Let’s look at Meg’s death. For argument’s sake, let’s agree that Meg’s death happens startlingly on the page:
” ‘I love you, too,’ Meg said, but there was an odd flatness in her voice, as if her soul had already left her body, as if it hadn’t bothered to wait for the deafening explosion a moment later, and that imaginary flash of golden light.”
At first, I thought—How visceral to have such a shocking death right there on the page in a book where so many characters disappear without any descriptive paragraphs. What a great juxtaposition.
But there were problems with that. Similar disappearances or deaths were given the same emotional weight, or moments that I felt should have the same emotional weight were given the shaft.
Take the moment when Christine abandons Tom and her baby in the parking lot. We’re given the moments leading up to that moment and then we cut to Tom driving away, thinking about how he and the baby were abandoned. We don’t experience the abandonment itself. Christine is equal to Meg in the story—both of them are characters who the main characters would not have met and formed emotional bonds with were it not for the Sudden Departure. Yet Tom’s abandonment isn’t treated with the same visceral shock as Meg’s death.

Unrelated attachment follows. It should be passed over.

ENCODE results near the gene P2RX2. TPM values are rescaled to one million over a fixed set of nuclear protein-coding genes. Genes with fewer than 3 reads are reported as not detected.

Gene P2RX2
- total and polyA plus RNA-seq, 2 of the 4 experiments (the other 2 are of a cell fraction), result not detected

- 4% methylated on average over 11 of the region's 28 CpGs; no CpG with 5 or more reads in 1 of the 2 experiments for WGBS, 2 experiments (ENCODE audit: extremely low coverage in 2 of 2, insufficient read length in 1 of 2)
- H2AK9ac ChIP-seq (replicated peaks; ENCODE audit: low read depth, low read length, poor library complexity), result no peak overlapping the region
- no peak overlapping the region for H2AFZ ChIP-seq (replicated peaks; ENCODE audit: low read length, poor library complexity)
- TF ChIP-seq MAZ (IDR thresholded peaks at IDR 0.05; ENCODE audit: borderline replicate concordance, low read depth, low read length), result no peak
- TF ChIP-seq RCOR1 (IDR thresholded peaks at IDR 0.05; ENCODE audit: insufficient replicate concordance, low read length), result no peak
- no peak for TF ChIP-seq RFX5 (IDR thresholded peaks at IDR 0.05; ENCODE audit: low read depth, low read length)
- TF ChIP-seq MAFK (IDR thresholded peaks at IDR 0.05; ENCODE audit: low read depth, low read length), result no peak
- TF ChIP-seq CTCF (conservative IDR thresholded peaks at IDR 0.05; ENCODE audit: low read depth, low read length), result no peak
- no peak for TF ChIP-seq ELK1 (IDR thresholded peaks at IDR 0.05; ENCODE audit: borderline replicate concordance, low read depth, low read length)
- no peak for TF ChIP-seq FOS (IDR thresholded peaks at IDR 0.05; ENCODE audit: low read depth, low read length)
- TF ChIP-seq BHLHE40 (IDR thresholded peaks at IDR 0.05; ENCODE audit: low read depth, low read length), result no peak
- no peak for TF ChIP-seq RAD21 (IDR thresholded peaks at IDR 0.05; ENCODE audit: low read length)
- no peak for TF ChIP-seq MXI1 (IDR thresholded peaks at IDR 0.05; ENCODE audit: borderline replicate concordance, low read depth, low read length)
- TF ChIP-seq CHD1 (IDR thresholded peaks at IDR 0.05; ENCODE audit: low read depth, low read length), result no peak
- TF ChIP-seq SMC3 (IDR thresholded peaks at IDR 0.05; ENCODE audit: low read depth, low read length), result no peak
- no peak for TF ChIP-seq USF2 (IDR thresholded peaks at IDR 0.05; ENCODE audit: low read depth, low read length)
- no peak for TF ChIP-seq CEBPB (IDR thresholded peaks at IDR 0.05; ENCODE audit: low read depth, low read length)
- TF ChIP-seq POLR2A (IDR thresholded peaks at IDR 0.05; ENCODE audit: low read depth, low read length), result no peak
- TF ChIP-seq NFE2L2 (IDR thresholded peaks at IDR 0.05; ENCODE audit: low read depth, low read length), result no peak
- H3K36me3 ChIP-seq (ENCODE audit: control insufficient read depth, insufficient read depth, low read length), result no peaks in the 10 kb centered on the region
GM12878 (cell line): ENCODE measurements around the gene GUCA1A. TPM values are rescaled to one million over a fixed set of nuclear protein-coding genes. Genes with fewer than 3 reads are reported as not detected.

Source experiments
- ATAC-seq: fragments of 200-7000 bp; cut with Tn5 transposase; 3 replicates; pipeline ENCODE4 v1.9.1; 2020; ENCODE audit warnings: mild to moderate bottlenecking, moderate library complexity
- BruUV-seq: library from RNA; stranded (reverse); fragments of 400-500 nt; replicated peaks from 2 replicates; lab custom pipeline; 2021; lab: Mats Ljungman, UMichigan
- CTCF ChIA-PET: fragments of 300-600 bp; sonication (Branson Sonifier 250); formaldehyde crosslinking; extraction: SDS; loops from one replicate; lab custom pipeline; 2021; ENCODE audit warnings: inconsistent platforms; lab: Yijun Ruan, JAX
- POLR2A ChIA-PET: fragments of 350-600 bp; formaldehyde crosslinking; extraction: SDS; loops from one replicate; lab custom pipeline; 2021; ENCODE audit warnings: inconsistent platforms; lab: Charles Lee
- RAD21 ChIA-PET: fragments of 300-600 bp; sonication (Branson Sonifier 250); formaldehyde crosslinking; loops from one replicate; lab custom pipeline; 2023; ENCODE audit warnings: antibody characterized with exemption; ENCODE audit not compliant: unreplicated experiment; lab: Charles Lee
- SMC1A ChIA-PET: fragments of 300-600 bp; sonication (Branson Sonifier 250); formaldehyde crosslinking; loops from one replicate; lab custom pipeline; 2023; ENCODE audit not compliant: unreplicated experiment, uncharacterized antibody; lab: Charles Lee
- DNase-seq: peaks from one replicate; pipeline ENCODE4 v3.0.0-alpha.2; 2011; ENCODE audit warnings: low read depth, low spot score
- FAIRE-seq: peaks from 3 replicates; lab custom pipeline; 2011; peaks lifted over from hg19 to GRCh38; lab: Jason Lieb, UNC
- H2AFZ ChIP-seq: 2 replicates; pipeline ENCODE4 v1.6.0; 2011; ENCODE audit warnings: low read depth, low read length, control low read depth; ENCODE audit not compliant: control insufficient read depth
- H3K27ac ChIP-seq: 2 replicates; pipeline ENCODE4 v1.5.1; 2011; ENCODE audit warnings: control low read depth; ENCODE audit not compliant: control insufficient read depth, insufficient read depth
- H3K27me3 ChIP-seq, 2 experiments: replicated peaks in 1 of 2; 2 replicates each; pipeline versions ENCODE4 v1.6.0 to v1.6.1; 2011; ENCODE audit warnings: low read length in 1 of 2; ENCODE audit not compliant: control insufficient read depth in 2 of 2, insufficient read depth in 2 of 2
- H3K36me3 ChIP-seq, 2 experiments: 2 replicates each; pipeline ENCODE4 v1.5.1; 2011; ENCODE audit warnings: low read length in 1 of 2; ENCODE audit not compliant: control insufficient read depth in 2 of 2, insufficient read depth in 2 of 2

This inconsistency carries throughout the novel. Nora abandons Kevin during a Valentine’s dinner date, yet we never see the inevitable confrontation or fallout from that moment. However, when Jill decides she’s done with her slacker summer friends, she’s afforded an entire good-bye paragraph. Even the beauty of the Sudden Departure’s solely off-screen presence is sabotaged when Nora recounts, in detail and in scene, the moment when her family disappears. (It should be noted that Perrotta uses flashback throughout, but, except for this moment, the moments told in flashback are never given the weight of the moments he tells as they’re happening. Notably: Tom leaves the baby on Kevin’s doorstep, but we don’t get that exact moment. We’re treated to the seconds leading up to it and Tom’s thoughts while driving away, but the moment he leaves the baby is flashback and emotionally diluted as a result.)
There is no rationale for Perrotta’s on and off-screen policy. Despite numerous charts and excel sheets (okay, maybe not excel sheets), I was unable to find a unifying theme steering them. Ultimately, I was forced to admit that there was no ‘use’ of off-screen moments at all. I don’t know how to say this, especially to one as successful and highly regarded as Perrotta (I saw him read at AWP in 2013 and really liked him, this was what prompted me to read The Leftovers at all), but this seems to be inept writing from someone who’s incredibly successful and well respected. Was Perrotta rushing to complete a novel, omitting many interesting and complex scenes, or was there a better reason for him to employ this technique?